A universal truth about horses is if they can injure themselves, they will. So as horse owners, you get used to looking out for your horses’ well being. You tie them short enough so they can’t get tangled in their lead ropes, you keep your barn tidy, and you patrol their horse stalls and turn out areas for sharp objects.
If you’re planning on building a new barn to house your horses, this is a great opportunity to think about safety features. Some of these are obvious and some are more subtle. Here is a list of my eight favorite equine safety rules of thumb:
1. Provide adequate storage so nothing has to be stored in the barn aisles. This will help keep the aisles clutter free and make them safer, too.
2. An absolute minimum ceiling height is 12 feet clear. If your ceilings are lower than this, a horse may rear and hit his head. Barns with higher ceilings are safer and they ventilate better as well.
3. Follow these precautions with electrical outlets and equipment:
- Place panels in a safe, dry place. Keep the area in front of the panel clear.
- Outlets should be placed higher than typical in the barn aisle to prevent them from getting wet or full of debris.
- All outlets in wet locations should be in waterproof boxes.
- Place outlets so they are out of reach of your horses when they are in their stalls.
4. Be very careful of box fans for stalls. They are notorious for catching fire. If you feel that fans are required at each stall, purchase a type that is specifically made for agricultural use. It should have a fully sealed motor, all metal construction, and a heavy-duty cord.
5. Use heavy-duty materials in the construction of your barn. Most materials that become unsafe are simply not rigorous enough to hold up over the years. For example, any metal mesh used at the stall or on exterior windows should be a very heavy duty welded type, bolted or welded to a steel support frame.
6. Keep tie areas out of the way of traffic in and out of the barn. (see image)
7. Design your stall to prevent any recessed areas toward the bottom of the walls that might catch your horse’s feet when he is lying down and cause him to become cast. You can prevent casting by banking bedding against the walls and by purchasing an anti-casting strip to mount on the wall of the stall to give your horse something to push against. These are usually mounted around 36 inches off the floor.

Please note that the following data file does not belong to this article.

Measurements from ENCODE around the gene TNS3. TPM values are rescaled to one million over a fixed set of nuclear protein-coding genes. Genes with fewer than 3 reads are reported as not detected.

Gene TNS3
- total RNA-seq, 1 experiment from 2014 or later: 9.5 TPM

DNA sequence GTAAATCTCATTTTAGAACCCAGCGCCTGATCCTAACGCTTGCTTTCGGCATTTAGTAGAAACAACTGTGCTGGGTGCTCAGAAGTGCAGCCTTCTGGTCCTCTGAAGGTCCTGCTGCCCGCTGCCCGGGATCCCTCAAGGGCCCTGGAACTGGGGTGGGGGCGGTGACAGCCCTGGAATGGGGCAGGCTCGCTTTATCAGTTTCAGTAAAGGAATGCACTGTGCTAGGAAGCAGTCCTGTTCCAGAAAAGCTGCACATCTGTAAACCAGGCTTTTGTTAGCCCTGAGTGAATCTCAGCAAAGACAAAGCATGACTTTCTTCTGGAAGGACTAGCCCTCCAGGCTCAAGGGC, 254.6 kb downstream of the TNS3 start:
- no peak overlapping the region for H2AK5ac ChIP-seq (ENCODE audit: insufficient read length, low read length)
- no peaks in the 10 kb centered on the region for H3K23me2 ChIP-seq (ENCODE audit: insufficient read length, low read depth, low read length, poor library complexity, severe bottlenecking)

8. Pay attention to all latches. I once witnessed a horse injure himself on a carabiner-type latch by pushing it open and getting the skin on his face caught in it. It’s better to keep latches out of reach, or at least to use a type that isn’t as likely to pinch any skin.
Every barn owner wants a safe place to keep their horses. Safety starts during the design and construction. If you understand all of the details of the design of your barn, you’ll end up with a much safer place for your horses.
Heather E. Lewis, AIA, NCARB is a principal at Animal Arts, an architectural firm that has exclusively designed animal care facilities since 1979. Heather’s primary area of expertise is the design and management of equine and large animal projects. She is also highly experienced in the streamlined management of animal shelter projects. Heather was the Project Manager for the country’s first LEED Platinum animal shelter designed for the City and County of Denver. Heather speaks regularly about the design of large animal facilities at such conferences as the Veterinary Economics Hospital Design Conference for the Central Veterinary Conference and the American Association of Equine Practitioners Annual Conference.